KEY NORTH AMERICAN MIGRATION SITES FOR
Red Knots & Semipalmated Sandpipers

Georgia Barrier Coast

Georgia, USA

A series of islands along Georgia’s 160-km (100-mile) coast provides critical foraging, resting and wintering habitat for over 20 species of shorebirds.

While a smaller portion of the coast, the Altamaha River Delta, is already designated as a Site of Regional Importance under the Western Hemisphere Shorebird Reserve Network (WHSRN), the goal of the CEC project was to support designation of the entire 160-km stretch of barrier islands as a Landscape of Hemispheric Importance.

Shorebird population

Shorebird population data from multiple sources were collected, collated and analyzed, to support the WHSRN nomination with up-to-date information on nesting, staging, and wintering shorebirds. Stakeholder meetings were also held to build the required support for the nomination. They included state, federal and private land owners and managers from most, but not all, of the barrier islands, as well as representatives from NGOs and academic institutions. In May 2017, the nomination package was submitted for consideration by the WHSRN Hemispheric Council.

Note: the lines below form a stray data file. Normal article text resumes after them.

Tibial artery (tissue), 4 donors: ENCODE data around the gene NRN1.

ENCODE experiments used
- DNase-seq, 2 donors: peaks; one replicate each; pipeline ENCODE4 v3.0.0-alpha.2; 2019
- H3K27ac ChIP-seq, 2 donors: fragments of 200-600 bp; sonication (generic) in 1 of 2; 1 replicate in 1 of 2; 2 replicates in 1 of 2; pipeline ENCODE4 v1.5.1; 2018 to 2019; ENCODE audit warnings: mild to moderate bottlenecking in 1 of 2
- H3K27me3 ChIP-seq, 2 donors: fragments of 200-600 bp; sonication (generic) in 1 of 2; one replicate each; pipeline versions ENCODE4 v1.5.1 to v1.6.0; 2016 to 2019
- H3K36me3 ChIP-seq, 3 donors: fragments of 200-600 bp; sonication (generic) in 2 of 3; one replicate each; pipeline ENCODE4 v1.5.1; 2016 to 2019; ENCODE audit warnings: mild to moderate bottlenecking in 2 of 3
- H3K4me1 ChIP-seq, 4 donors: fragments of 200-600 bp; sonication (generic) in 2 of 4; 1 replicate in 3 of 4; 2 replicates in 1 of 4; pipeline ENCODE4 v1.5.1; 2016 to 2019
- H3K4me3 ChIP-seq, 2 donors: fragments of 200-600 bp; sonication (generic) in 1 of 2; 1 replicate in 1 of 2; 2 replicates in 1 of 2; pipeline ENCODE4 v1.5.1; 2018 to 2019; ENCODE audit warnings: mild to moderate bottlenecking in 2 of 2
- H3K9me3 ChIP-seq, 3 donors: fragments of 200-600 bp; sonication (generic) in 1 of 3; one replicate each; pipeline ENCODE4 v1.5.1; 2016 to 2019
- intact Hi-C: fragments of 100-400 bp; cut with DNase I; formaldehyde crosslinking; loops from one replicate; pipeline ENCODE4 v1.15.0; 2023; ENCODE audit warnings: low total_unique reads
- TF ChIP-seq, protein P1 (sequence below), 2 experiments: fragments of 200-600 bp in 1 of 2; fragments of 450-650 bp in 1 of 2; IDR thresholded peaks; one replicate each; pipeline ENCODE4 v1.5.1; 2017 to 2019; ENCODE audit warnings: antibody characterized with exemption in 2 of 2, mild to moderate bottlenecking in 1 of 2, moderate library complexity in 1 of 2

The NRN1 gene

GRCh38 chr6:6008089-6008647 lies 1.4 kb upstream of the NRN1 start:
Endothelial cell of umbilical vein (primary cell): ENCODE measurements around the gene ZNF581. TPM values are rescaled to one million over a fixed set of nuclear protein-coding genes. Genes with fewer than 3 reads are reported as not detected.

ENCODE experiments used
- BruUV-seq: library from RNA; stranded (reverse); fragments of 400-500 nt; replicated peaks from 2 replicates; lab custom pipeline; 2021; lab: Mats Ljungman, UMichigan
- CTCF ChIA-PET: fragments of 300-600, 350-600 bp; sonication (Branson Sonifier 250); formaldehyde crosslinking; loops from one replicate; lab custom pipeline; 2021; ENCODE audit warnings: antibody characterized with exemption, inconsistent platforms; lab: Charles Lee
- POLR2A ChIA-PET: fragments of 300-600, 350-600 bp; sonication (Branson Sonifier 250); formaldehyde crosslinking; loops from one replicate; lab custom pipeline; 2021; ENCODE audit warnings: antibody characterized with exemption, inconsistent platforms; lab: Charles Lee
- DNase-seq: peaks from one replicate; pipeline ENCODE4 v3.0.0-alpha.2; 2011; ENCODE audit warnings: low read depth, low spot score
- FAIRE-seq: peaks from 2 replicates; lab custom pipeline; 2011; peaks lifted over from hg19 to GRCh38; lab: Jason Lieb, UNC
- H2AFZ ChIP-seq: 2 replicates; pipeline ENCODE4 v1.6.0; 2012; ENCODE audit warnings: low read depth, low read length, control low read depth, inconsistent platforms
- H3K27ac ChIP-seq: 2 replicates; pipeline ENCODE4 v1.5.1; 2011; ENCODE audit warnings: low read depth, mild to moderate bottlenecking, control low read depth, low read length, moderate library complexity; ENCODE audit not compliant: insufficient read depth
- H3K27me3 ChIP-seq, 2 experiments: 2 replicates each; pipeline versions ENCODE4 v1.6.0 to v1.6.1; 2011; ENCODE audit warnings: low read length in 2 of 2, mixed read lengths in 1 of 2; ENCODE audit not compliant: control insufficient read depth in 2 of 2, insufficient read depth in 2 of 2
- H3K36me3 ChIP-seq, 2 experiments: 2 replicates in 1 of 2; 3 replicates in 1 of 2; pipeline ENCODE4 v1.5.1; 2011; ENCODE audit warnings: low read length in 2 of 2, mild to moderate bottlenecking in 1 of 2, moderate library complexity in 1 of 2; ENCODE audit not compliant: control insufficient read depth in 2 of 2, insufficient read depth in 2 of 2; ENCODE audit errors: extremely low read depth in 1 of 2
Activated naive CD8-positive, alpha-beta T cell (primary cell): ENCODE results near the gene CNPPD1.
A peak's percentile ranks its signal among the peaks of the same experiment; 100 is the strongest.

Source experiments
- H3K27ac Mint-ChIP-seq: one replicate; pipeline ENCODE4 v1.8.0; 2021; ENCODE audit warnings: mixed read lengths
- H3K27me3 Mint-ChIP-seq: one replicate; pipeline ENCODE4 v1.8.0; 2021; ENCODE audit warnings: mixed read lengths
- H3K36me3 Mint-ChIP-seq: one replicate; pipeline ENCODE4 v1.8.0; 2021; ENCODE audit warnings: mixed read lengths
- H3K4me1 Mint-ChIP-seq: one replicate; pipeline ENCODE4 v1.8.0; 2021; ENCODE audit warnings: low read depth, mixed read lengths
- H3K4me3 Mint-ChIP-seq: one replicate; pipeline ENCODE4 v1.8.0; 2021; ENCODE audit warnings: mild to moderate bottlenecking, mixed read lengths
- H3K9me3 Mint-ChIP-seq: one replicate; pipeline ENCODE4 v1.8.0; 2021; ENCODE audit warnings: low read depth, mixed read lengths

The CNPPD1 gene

Additional efforts

Additional efforts to reach out to local community members included presentations at special events; digital media articles and social media posts, and the distribution of printed posters outlining simple steps beach-goers can take to help protect shorebirds and sea turtles across the coast.